A little over two hundred and fifty years ago, some extracts from an essay by a now little-known political thinker – one held by some to be the grandfather of modern conservatism – were sneaked out, against his will, in the pages of The London Magazine. Henry St. John, Viscount Bolingbroke, had been a contemporary of Robert Walpole at Eton and was in early life much the more successful of the two men, holding high office in the reign of Queen Anne, and widely considered the most powerful politician in the land during the years before the accession of George I. He had just turned thirty-six in the autumn of 1714 when, sent into exile by the incoming king, he began life in France as a rather washed-up figure, writing a series of short pamphlets attacking the Whig supremacy that was to rule Britain with more or less impregnable power over the coming decades. Bolingbroke’s arguments, once seen as being squarely Tory, addressed the complexities of our constitution and, in particular, the relationship between the sovereign and the people. Burke grappled with the legacy of his thought; Disraeli took him as the model for his Young England movement of the 1840s, and he had a lasting influence upon the founding fathers in America as they considered the duties of the President. But it is his celebration of patriotism, yoked by violence to a caricature of the Right’s supposed hostility to all things foreign that has ensured his on-going association with conservative thought.
In fact, this is a little unfair. The essay to which I refer, The Idea of a Patriot King, written in 1738 when Bolingbroke returned briefly to London, was an attempt to bolster a tentative alliance between the Tories and Whigs as they privately considered the succession. It pretends to address the current heir to the throne – Frederick, Prince of Wales – and provides an assessment of the virtues required in a hypothetical benevolent monarch, who is possessed of near absolute power. Its thesis is fascinating but highly controversial precisely because of the authority with which it invests the crown – a monarchist position that appears on the face of it to intend the overthrow of a century of gradual constitutional reform. Bolingbroke was staying in Twickenham at the house of his friend, Alexander Pope, at the time and was horrified to learn on the latter’s death that the manuscript, meant only for distribution among the Prince’s closest advisors, had been printed against his wishes in a small run in 1744. Although he did his best to suppress it at this late stage, extracts found their way into the popular London Magazine in 1749, leading to a posthumous attack upon Pope’s character by his former friend and the origins of a lengthy literary feud over the reputation of the great poet.
Bolingbroke’s essay defends the constitutional centrality of the Crown in the government of Britain but aims to steer a careful course between the High Tory position of kingship as a divine right and the overly circumscribed monarchy of the Whigs, for whom the king was essentially a facilitator of stable political power. For Bolingbroke, the latter position implied the loss of a unique relationship, enshrined in British tradition, between the people and the Crown – on his account, an actual rather than merely symbolic representation of the virtues of the nation. Contrary to the Whigs’ king, Bolingbroke’s would rule above political parties, being the spiritual embodiment of a flourishing empire and a moral example of virtue and decorum to the people. There is one passage in the essay that strikes me especially and it comes at a point where Bolingbroke is describing the virtues required in a prince. Decency and grace are his essential qualities, he says, and when they are neglected, princely virtues lose their ‘lustre’ – an odd word that seems to imply something about the surface appearance of power; something indeed that links power intimately if somewhat obscurely to beauty. To drive this home, he goes on directly to compare the prince to a work of art in which only the connoisseur can detect its beauty if there are defects to the whole. For monarchical power to be an effective representation of all that is best in a nation, he argues, the prince must be a beautiful manifestation of the virtues of leadership appreciable to all; an example of the grace and decency that at its best binds society at large together.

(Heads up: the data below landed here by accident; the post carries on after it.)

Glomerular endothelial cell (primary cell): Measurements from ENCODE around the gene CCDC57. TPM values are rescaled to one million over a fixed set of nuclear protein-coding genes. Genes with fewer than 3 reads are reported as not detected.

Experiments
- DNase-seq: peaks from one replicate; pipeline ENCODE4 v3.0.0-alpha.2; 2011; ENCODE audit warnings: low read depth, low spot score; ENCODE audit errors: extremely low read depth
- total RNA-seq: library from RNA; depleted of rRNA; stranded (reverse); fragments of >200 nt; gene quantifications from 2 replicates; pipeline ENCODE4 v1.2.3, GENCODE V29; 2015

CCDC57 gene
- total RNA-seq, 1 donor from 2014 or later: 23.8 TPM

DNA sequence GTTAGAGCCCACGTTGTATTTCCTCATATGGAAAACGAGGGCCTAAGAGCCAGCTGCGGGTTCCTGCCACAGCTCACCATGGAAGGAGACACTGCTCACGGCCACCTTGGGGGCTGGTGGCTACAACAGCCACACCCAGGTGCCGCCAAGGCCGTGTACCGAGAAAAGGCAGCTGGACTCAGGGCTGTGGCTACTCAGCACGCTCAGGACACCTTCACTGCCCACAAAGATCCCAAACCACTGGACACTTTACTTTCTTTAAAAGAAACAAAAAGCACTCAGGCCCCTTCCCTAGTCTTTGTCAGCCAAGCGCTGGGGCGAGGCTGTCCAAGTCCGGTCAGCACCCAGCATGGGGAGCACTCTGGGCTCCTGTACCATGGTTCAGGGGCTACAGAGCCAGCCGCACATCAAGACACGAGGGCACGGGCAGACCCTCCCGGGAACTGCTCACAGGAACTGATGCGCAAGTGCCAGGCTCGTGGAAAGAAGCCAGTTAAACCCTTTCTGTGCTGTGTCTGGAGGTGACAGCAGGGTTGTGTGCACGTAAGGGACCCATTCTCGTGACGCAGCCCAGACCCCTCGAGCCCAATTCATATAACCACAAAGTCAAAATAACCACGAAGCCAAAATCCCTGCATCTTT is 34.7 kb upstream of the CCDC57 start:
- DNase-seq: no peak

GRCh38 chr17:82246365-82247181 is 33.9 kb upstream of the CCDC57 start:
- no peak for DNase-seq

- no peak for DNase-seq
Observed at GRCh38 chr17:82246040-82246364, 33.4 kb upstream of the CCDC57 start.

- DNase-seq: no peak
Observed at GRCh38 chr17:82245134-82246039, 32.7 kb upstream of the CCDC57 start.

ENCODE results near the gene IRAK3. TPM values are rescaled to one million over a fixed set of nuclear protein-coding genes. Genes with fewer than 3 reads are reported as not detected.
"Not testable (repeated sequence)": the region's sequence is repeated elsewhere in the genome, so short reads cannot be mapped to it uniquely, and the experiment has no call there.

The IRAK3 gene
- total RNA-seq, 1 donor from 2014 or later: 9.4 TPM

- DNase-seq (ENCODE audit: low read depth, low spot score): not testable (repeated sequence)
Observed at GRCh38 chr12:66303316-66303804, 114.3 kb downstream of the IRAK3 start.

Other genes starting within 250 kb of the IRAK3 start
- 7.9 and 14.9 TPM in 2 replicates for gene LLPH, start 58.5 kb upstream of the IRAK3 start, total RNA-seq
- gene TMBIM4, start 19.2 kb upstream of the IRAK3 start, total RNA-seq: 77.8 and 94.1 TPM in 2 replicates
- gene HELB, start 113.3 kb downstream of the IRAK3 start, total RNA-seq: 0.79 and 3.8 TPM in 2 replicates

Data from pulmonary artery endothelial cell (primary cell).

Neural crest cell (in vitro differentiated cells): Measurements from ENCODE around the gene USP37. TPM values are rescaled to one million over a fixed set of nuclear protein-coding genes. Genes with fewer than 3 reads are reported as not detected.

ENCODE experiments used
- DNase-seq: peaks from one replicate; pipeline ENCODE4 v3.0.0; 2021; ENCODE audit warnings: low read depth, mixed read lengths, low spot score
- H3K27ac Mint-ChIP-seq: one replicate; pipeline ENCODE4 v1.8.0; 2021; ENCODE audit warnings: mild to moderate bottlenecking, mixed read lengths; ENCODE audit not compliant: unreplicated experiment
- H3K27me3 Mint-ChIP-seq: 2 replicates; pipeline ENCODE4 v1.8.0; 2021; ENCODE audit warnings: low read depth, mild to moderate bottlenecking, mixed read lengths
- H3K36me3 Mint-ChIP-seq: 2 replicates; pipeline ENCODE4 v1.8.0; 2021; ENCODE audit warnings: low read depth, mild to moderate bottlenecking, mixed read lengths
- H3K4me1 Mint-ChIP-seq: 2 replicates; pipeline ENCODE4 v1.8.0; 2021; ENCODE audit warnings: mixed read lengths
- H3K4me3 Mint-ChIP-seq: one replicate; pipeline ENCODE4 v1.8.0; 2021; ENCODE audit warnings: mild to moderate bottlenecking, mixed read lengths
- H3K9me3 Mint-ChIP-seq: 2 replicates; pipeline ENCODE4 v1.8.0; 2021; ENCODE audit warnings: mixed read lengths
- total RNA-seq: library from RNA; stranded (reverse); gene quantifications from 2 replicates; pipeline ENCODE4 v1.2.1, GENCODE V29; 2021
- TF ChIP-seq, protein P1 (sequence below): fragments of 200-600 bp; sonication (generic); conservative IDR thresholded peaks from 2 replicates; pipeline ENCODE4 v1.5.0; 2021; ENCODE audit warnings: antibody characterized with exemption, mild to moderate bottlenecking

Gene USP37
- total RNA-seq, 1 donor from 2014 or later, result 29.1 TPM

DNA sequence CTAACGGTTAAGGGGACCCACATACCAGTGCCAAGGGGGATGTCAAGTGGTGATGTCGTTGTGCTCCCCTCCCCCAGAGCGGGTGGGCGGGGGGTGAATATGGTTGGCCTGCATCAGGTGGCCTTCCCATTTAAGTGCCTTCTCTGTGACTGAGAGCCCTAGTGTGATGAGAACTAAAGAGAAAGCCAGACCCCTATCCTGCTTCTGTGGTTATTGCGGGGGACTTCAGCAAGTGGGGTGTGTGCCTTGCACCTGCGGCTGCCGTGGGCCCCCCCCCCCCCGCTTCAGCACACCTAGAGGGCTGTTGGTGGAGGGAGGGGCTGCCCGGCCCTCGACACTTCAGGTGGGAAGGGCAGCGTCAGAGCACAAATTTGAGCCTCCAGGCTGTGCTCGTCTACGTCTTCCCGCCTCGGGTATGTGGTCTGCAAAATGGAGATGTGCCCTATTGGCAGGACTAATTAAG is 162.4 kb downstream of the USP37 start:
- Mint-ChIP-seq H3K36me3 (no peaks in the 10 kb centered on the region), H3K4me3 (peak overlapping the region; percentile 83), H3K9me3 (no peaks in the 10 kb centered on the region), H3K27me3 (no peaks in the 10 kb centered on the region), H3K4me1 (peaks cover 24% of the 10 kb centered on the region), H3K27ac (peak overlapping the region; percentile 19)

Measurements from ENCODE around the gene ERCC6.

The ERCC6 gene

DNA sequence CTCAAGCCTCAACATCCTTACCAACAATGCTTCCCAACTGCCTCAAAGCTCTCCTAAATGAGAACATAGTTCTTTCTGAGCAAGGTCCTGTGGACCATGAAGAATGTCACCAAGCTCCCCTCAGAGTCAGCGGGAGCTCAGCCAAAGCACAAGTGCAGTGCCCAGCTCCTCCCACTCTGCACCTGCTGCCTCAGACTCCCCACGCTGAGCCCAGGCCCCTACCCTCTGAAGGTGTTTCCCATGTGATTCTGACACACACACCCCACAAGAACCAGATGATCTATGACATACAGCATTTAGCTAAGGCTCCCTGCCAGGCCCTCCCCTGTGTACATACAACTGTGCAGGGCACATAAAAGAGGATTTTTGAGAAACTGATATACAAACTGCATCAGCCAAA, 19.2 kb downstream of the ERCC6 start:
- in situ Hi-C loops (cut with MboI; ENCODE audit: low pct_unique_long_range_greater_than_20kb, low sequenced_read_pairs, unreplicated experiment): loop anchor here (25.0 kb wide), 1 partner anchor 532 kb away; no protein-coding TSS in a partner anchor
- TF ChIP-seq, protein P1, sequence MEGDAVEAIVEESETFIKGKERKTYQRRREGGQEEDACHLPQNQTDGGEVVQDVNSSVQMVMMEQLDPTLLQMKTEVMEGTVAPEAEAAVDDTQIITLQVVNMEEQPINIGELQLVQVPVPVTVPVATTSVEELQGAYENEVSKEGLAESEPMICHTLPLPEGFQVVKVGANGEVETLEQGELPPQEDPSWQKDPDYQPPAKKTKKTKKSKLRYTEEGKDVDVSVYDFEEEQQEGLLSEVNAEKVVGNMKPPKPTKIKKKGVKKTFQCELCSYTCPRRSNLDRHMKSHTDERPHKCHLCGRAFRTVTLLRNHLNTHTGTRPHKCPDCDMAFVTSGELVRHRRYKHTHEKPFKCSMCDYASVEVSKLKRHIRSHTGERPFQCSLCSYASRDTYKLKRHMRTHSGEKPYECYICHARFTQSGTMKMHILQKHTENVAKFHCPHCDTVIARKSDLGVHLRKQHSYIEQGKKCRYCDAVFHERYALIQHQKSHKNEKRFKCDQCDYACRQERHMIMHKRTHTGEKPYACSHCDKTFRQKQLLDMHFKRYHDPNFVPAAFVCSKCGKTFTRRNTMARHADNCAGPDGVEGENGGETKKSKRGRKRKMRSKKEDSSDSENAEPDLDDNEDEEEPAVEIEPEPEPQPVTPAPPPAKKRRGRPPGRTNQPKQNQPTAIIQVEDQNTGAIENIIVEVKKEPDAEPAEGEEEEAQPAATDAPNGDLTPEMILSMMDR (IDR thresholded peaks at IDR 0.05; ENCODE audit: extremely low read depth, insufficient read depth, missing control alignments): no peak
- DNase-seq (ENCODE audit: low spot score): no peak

Well, it might fairly be said that this is pretty recondite stuff with little relevance to our own time. For all that the golden pageantry of the Queen’s speech at the state opening of parliament retains a certain beauty of style, it would be a brave man who would argue that this surface appearance alone enshrines the British people in a state of grace. But I wonder whether Bolingbroke does not instantiate a tradition of thought that has been neglected, ridiculed even, and which we might do well to consider. The connection that he makes between political power and the beauty of appearance is vexed. Any student of twentieth century politics can remind us, for example, of the apparent beauty of the films of Leni Riefenstahl, which ignore the disgusting nature of Nazism to present the grace of its occasional spectacle. More interestingly, however, we might use Bolingbroke’s essay as an opportunity to reflect on the political capital of arguments for and against beauty itself as an aesthetic category.